IAVI REPORT – VOL. 15, NO. 6, 2011
In 2011, the year marking the 30th anniversary of AIDS, HIV prevention researchers had cause to reflect, and to celebrate. First came news in May from the landmark HPTN 052 trial, showing that earlier administration of antiretroviral (ARV) therapy to the HIV-infected partners in serodiscordant couples could reduce HIV transmission by 96%. Then, just before this year’s International AIDS Conference, results from two trials of pre-exposure prophylaxis (PrEP; the administration of ARVs to uninfected individuals) showed this strategy was 62%-73% effective at preventing HIV infection.
The results from these three studies inspired optimism and may lead to new policy recommendations or guidelines on the use of ARVs to treat HIV infection earlier or prevent it from occurring altogether.
However, with regards to PrEP, the story is far from over. Since the results of these two trials were released, investigators conducting a large, multi-site, efficacy trial known as VOICE, involving approximately 5,000 women, have announced the discontinuation of the arm testing the ARV-based microbicide gel (which was shown to reduce HIV infection rates in the CAPRISA 004 trial by 39%) and the one-drug PrEP arm of the trial, both for futility. Now, only the two-drug oral PrEP arm is continuing. Although the analysis of adherence and other factors will be critical to understanding these results, they have nonetheless raised questions about how well PrEP may work in different populations.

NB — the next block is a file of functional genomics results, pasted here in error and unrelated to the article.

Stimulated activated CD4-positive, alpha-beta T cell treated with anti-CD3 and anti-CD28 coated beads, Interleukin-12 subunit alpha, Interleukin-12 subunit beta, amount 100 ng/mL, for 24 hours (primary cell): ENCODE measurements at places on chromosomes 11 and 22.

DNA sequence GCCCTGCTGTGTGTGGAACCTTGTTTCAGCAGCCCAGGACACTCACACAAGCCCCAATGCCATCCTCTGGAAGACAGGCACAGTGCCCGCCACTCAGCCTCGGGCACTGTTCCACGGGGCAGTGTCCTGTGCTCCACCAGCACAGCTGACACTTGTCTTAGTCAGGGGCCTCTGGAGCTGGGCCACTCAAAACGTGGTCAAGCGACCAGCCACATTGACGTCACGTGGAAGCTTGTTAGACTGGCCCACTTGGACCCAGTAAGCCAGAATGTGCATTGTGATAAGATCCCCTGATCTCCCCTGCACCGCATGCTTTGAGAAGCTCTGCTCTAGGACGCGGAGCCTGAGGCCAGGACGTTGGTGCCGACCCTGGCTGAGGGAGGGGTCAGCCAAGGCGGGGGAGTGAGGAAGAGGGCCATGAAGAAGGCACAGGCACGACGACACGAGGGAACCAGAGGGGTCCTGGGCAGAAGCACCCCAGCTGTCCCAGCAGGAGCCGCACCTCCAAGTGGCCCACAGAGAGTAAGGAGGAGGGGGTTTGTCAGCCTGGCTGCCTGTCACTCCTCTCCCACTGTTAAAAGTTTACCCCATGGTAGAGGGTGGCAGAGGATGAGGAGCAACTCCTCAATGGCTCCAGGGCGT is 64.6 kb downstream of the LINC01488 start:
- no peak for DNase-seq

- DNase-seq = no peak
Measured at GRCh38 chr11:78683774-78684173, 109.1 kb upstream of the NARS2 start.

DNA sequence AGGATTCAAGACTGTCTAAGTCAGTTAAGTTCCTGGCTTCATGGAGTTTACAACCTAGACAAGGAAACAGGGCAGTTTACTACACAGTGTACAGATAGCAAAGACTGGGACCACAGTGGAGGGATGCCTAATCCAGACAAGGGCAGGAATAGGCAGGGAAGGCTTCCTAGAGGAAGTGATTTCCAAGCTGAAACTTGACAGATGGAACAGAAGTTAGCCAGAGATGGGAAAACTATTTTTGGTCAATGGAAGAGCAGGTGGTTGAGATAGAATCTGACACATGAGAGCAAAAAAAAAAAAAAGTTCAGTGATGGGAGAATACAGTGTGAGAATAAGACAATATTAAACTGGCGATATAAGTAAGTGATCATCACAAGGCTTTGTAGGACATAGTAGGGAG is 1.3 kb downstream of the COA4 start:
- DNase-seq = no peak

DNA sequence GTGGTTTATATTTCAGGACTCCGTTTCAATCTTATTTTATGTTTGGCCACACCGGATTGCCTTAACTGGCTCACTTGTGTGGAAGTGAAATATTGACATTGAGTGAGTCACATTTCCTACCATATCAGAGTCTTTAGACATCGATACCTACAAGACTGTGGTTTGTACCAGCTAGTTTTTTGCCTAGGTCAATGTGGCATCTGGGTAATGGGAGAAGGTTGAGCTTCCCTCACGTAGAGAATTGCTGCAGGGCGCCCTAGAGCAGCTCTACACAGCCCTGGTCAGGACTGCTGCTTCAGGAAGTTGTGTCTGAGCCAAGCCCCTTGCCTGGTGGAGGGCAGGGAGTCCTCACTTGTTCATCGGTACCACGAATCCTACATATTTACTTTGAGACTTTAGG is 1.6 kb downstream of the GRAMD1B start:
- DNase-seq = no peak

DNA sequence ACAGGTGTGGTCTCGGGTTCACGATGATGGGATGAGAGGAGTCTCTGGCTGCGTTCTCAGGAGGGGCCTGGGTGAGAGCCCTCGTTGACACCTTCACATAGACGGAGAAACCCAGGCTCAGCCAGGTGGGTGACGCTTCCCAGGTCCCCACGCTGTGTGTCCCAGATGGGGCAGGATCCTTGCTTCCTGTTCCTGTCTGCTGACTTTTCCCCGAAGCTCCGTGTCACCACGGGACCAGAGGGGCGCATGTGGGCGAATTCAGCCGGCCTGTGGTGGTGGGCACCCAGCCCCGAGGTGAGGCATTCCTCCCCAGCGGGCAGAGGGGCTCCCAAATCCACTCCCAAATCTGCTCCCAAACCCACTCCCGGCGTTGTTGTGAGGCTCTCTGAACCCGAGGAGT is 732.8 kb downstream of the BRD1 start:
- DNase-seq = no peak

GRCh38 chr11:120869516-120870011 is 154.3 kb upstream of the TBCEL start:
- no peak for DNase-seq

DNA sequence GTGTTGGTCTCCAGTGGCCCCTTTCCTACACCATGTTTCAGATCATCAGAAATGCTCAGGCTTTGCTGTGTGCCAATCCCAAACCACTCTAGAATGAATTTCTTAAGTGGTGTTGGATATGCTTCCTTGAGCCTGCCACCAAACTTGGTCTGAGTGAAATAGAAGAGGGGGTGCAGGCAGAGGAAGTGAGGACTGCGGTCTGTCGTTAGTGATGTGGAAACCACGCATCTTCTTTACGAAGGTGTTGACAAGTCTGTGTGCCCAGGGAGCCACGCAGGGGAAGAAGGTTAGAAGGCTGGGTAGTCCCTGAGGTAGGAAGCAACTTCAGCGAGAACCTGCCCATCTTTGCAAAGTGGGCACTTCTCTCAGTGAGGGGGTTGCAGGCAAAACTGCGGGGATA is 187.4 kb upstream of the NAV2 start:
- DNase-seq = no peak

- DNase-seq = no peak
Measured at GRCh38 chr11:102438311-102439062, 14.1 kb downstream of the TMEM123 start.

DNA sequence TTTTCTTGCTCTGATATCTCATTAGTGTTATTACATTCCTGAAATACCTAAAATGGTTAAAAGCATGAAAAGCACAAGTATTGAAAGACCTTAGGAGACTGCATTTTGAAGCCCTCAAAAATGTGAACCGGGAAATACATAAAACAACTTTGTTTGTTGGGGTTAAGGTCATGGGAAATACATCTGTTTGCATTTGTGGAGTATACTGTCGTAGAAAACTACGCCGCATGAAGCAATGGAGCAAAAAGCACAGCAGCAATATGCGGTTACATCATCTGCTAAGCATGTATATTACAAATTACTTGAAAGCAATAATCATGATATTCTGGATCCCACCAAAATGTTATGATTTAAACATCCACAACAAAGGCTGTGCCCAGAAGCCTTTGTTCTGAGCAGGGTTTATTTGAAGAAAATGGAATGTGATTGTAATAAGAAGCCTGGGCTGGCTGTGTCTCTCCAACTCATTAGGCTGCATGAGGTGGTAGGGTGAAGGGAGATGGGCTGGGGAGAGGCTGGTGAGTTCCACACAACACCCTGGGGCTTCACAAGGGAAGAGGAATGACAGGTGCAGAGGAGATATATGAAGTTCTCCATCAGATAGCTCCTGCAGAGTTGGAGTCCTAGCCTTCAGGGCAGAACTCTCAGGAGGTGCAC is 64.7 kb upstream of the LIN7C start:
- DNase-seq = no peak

In vaccine research, the biggest news of the year came from the correlates analysis of the RV144 trial in Thailand, the first to show any efficacy (see A Bangkok Surprise, IAVI Report, Sep.-Oct. 2011). In addition to that, there continues to be incremental progress in elucidating the epitopes targeted by the dozens of broadly neutralizing antibodies researchers have amassed in the past few years (see Vaccine Briefs), and in extracting information from nonhuman primate models of HIV/AIDS (see More Monkey Business).
In this issue, we also feature an update from the Keystone Symposium on Malnutrition, Gut-Microbial Interactions and Mucosal Immunity, the first Keystone meeting in India, at which researchers discussed the link between nutrition, gut health, and the immune response to vaccines (see A Gut Response to Vaccines).
While 2011 was certainly eventful, there is still much work to do. The number of new HIV infections last year plateaued, and there were impressive declines in HIV incidence in several sub-Saharan African countries, but at the same time there was a marked increase in infection rates in other parts of the world (see Vaccine Briefs). Progress is afoot, but the science, funding, and commitment to HIV/AIDS prevention remain as important as ever.
—Kristen Jill Kresge, Managing Editor